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War and Peace in the Nuclear Age; Weapon of Choice, The; Interview with John Manley, 1986

Part of War and Peace in the Nuclear Age.


John Manley was a physicist who worked on the Manhattan Project, later becoming General Secretary of the General Advisory Committee (GAC) of the Atomic Energy Commission after the end of World War II, and serving as Associate Director of the Los Alamos National Laboratory from 1946-1951. He returned to the laboratory as a research advisor from 1957-1972. Recalling his views after the war, he considered the military role of atomic weapons to be important, in part as a way to maintain security and support diplomacy in light of large-scale demobilization. He discusses the Atomic Energy Commission and the early obstacles it faced, including a diffuse "empire" of facilities and low morale. The GAC's role was to provide expertise on policies, procedures and personnel to the commission. The military, he notes, was a hindrance to the AEC. The question of custody of weapons was one particular problem. He recalls the political atmosphere around 1948 when attitudes in certain circles, including the military, became excessively hawkish, in his view. After a discussion of the Soviet nuclear test and U.S. reactions to it, he mentions his own "aghast" reaction to the alarmed response in Washington, which created an opening for Edward Teller to press for development of the hydrogen bomb. He then relates the GAC's opposition to the H-bomb and his own distaste for it, as well as the reasons in both cases. Among these was that it resulted in a missed opportunity for halting the arms race. Robert Oppenheimer shared these views, and in the course of the interview Dr. Manley recalls the Oppenheimer hearings, calling them a traumatic experience.

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War and Peace in the Nuclear Age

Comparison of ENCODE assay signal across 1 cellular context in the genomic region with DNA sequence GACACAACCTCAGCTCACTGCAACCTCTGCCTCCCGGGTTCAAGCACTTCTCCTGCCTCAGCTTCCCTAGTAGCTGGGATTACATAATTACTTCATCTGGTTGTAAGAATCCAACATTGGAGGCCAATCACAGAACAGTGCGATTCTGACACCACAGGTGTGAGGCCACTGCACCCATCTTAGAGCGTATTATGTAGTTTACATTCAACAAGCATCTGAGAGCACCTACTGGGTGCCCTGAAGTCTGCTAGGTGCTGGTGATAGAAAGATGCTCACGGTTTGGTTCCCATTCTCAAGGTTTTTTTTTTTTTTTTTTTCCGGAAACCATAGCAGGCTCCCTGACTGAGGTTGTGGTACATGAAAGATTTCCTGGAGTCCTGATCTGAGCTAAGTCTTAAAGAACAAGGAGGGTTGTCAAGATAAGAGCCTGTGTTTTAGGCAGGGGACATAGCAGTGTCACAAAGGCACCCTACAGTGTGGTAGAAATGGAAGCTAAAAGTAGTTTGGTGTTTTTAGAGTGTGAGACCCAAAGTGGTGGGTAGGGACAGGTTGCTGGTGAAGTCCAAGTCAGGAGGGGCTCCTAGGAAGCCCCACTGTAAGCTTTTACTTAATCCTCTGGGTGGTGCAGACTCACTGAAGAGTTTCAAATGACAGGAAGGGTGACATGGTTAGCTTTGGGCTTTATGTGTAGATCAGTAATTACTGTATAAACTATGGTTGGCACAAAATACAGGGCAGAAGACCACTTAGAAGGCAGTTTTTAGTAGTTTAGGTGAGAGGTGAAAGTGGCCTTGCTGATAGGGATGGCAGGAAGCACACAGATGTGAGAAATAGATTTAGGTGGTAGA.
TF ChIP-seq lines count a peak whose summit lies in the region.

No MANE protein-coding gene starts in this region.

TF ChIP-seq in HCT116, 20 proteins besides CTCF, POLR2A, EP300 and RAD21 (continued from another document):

Weapon of Choice, The
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Interview with John Manley, 1986

Series Description

The first atomic explosion in the New Mexico desert on July 16, 1945, changed the world forever. This series chronicles these changes and the history of a new era. It traces the development of nuclear weapons, the evolution of nuclear strategy, and the politics of a world with the power to destroy itself.

In thirteen one-hour programs that combine historic footage and recent interviews with key American, Soviet, and European participants, the nuclear age unfolds: the origin and evolution of nuclear weapons; the people of the past who have shaped the events of the present; the ideas and issues that political leaders, scientists, and the public at large must confront, and the prospects for the future. Nuclear Age highlights the profound changes in contemporary thinking imposed by the advent of nuclear weapons. Series release date: 1/1989

Program Description

The United States and the Soviet Union, former allies, become adversaries in a “Cold War,” and nuclear weapons become the weapon of choice for both sides.

From 1947 to 1953 the threat to use nuclear weapons became the principal currency of conflict. During the Korean War, Texas Congressman J. Frank Wilson said, “We are dealing with mad dogs ... we must treat them accordingly. I urge the atomic bomb be used if it can be used efficiently.” Against this background, President Harry Truman made crucial decisions that affected the history of the Nuclear Age. The United states deployed the B-36, a huge intercontinental bomber. It started mass production of atomic bombs. In 1952, the US exploded the first hydrogen bomb, a quantum leap in destructive force. Less than a year later, the Soviet Union exploded its own hydrogen bomb.



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Lilienthal, David Eli, 1899-1981
U.S. Atomic Energy Commission
Groves, Leslie Richard
Manhattan Project (Organization)
Oppenheimer, J. Robert, 1904-1967
Lawrence, Ernest Orlando, 1901-1958
McMahon, Brien, 1903-1952
LeMay, Curtis E.
Soviet Union
Acheson, Dean, 1893-1971
United Nations
Nuclear energy
Nuclear weapons
Hydrogen bomb
Johnson, Louis Arthur, 1891-1966
LeBaron, Robert, 1892-1983
Bradbury, Norris, 1909-1997
Strauss, Lewis
Truman, Harry S., 1884-1972
United States
Teller, Edward, 1908-2003
U.S. Atomic Energy Commission. General Advisory Committee
War and Conflict
Global Affairs
Manley, John Henry, 1907-1990 (Interviewee)
Publication Information
WGBH Educational Foundation
Chicago: “War and Peace in the Nuclear Age; Weapon of Choice, The; Interview with John Manley, 1986,” 03/17/1986, GBH Archives, accessed December 11, 2023,
MLA: “War and Peace in the Nuclear Age; Weapon of Choice, The; Interview with John Manley, 1986.” 03/17/1986. GBH Archives. Web. December 11, 2023. <>.
APA: War and Peace in the Nuclear Age; Weapon of Choice, The; Interview with John Manley, 1986. Boston, MA: GBH Archives. Retrieved from
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